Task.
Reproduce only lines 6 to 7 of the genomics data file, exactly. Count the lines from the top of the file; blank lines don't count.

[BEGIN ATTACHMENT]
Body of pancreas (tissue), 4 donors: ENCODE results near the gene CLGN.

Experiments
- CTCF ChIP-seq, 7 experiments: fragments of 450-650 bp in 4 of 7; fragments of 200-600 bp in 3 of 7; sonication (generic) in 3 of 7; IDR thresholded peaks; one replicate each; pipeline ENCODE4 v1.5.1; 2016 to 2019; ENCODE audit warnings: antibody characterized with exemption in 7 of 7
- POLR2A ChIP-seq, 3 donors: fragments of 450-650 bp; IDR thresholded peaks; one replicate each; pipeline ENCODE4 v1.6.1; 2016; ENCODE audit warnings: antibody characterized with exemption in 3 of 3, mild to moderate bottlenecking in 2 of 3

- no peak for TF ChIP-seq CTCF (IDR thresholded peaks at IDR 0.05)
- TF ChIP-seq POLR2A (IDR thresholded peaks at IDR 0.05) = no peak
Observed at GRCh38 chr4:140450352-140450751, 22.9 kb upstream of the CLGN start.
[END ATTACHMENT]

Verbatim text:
- TF ChIP-seq POLR2A (IDR thresholded peaks at IDR 0.05) = no peak
Observed at GRCh38 chr4:140450352-140450751, 22.9 kb upstream of the CLGN start.